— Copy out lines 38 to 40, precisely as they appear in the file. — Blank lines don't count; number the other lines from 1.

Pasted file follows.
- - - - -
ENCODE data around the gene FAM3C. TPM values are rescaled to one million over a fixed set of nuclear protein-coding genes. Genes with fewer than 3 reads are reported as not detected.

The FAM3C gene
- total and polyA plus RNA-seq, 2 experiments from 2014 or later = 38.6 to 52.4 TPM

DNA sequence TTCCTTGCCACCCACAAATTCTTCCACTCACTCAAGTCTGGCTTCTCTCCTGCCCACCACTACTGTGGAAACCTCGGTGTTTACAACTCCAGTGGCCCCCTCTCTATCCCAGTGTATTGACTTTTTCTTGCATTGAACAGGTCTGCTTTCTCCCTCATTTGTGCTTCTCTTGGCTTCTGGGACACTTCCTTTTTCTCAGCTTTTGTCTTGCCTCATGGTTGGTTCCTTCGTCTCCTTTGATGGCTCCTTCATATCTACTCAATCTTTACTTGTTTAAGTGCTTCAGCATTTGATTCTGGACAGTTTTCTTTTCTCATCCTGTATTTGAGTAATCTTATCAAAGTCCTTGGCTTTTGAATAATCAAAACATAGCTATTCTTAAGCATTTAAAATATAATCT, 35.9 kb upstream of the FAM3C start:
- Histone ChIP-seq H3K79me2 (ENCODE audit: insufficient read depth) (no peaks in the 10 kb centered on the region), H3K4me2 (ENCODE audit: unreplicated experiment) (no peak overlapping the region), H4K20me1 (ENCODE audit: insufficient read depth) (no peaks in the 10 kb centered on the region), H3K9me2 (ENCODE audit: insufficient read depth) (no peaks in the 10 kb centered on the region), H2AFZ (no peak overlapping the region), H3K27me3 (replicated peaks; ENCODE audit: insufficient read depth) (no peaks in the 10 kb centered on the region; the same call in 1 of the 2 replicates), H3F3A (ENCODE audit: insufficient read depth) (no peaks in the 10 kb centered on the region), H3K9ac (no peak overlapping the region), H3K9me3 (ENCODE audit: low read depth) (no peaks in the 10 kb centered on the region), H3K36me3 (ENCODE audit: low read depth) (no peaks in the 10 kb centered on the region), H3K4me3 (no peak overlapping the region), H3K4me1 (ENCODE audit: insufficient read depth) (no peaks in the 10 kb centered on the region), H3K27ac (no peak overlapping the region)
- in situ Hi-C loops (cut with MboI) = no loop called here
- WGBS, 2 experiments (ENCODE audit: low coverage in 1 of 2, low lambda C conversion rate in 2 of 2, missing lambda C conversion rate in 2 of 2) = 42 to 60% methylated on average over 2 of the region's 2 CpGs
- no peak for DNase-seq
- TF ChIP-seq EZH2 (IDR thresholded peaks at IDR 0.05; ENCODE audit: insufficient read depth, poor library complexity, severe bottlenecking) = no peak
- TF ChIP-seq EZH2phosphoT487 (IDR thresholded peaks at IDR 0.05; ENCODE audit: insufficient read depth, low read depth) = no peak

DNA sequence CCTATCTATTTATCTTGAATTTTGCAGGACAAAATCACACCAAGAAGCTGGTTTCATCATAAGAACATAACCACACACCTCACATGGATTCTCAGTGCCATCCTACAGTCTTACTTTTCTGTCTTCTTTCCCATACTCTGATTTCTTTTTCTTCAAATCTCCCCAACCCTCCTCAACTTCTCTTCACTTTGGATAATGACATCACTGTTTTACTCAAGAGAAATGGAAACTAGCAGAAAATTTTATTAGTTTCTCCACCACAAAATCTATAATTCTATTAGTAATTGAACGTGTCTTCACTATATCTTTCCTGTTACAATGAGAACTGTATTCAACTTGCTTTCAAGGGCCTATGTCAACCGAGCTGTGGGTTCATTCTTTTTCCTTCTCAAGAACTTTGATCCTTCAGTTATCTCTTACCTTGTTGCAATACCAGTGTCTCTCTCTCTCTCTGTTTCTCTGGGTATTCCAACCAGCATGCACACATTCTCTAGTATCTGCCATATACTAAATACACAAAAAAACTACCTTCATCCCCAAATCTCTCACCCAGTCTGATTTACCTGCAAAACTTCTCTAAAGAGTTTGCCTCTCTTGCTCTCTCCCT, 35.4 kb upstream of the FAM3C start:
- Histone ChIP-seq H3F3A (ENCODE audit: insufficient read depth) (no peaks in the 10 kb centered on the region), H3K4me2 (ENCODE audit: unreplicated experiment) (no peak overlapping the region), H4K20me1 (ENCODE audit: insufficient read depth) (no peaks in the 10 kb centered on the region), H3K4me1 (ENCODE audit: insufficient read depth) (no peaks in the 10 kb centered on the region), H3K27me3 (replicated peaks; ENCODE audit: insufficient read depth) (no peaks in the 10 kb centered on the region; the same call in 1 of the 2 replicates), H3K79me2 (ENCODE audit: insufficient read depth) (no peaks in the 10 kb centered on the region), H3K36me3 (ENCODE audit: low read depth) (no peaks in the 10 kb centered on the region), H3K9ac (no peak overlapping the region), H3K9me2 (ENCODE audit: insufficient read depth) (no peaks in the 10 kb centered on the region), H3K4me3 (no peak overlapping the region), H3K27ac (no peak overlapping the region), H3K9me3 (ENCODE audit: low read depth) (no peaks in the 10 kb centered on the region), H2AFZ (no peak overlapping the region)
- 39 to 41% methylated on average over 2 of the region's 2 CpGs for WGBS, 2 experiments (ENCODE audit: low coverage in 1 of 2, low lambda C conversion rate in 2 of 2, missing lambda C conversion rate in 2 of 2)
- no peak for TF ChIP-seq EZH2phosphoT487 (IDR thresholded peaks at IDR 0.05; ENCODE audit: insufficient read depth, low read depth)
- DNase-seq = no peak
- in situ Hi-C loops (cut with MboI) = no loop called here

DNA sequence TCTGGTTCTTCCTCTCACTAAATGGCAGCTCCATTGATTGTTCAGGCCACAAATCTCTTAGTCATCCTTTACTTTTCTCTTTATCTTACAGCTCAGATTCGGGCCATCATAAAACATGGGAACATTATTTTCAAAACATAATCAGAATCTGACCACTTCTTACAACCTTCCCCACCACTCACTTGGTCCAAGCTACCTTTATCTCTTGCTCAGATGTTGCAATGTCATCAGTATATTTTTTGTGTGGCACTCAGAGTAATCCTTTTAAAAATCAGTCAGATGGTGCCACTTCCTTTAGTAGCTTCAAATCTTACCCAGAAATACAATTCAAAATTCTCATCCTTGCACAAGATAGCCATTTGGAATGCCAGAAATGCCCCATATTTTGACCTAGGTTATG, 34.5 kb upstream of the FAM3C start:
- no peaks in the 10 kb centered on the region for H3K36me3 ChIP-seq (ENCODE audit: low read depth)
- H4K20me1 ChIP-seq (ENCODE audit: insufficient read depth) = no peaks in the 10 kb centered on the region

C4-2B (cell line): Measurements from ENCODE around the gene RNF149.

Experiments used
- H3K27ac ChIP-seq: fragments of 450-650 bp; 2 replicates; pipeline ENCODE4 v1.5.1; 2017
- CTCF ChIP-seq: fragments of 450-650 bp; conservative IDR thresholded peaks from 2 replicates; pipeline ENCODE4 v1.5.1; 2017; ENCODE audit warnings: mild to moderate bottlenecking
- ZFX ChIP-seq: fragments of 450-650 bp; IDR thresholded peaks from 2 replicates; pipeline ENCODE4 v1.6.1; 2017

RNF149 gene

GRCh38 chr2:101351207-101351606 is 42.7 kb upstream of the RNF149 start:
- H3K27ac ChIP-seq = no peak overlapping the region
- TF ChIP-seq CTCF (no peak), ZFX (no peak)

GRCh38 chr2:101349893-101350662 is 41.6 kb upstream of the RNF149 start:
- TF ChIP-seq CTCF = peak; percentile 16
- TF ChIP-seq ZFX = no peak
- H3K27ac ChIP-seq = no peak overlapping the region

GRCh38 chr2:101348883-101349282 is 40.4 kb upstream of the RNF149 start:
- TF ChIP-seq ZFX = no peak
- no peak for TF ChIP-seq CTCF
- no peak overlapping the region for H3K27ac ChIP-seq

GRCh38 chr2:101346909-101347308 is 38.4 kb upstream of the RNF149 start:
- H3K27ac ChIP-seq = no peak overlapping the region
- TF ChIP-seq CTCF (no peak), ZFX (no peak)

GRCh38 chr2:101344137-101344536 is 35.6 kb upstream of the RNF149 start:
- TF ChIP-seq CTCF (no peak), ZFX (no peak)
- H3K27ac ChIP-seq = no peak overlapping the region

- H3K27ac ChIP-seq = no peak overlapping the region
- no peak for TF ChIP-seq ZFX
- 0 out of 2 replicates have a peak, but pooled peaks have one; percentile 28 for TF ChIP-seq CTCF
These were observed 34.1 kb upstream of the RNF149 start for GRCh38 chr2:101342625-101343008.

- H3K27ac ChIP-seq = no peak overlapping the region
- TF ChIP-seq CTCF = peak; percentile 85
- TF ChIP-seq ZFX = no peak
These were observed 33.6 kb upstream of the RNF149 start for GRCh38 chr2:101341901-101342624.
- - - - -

- H3K27ac ChIP-seq = no peak overlapping the region
- TF ChIP-seq CTCF (no peak), ZFX (no peak)

GRCh38 chr2:101344137-101344536 is 35.6 kb upstream of the RNF149 start: